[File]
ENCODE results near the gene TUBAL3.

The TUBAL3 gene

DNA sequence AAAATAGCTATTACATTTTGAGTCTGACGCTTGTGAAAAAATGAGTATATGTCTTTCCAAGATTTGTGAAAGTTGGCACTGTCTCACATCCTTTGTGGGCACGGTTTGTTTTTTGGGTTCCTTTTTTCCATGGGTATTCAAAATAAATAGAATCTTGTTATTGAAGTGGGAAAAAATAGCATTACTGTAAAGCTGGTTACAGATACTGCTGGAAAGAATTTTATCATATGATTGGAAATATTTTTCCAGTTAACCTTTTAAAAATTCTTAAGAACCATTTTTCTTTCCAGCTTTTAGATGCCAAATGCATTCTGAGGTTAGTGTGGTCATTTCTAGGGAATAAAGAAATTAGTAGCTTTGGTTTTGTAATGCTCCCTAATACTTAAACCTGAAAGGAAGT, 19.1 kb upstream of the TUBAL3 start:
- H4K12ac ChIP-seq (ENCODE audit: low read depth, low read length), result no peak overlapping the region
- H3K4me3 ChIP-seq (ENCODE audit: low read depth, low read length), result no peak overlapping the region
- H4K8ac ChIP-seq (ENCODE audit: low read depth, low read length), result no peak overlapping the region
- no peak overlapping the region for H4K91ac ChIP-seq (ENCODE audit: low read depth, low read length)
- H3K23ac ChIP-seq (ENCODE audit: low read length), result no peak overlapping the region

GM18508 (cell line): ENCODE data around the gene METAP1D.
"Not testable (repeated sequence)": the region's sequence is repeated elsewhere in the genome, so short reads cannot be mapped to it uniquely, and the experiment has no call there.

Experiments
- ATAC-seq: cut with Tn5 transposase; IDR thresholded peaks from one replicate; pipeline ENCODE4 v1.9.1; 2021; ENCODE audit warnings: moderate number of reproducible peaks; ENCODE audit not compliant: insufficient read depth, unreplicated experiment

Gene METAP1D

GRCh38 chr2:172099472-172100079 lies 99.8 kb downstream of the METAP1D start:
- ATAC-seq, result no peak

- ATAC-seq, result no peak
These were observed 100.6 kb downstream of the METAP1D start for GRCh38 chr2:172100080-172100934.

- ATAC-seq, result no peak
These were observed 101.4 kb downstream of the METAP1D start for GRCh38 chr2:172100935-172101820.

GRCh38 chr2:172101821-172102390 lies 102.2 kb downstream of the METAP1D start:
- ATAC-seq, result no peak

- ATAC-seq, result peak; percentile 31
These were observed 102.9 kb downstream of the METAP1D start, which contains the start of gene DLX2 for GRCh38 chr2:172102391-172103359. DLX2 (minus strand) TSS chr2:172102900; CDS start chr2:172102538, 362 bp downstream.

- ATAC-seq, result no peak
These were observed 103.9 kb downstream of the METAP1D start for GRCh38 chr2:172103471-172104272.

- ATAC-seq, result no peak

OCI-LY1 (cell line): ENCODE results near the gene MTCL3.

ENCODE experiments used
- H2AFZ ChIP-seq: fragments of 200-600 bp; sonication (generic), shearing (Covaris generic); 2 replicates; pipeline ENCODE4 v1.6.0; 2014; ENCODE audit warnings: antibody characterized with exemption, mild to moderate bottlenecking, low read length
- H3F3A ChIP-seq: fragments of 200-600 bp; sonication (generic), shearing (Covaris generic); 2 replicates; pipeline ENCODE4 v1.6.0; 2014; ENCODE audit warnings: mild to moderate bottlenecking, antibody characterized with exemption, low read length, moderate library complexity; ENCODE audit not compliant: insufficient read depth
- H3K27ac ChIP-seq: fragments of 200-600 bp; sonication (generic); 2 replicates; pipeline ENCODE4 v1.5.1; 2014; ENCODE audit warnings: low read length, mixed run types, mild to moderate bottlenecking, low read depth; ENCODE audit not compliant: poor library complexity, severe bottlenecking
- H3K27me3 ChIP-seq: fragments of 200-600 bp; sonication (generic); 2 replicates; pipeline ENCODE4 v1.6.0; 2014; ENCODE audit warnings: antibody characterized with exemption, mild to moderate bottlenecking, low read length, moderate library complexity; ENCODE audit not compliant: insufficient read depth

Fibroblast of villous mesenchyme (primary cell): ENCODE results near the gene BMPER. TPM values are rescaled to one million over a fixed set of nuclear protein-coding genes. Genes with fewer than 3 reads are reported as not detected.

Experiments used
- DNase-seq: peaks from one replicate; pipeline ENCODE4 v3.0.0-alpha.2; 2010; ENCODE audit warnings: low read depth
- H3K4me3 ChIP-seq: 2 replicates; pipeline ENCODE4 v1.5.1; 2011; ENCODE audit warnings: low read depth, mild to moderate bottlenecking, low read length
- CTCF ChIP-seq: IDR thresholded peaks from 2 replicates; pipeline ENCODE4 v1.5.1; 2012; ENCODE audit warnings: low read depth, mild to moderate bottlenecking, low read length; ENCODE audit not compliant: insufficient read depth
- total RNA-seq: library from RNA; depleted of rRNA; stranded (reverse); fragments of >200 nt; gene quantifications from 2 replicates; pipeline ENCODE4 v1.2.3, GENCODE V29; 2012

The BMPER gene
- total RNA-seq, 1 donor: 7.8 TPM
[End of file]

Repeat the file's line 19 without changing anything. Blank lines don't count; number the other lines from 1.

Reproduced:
These were observed 101.4 kb downstream of the METAP1D start for GRCh38 chr2:172100935-172101820.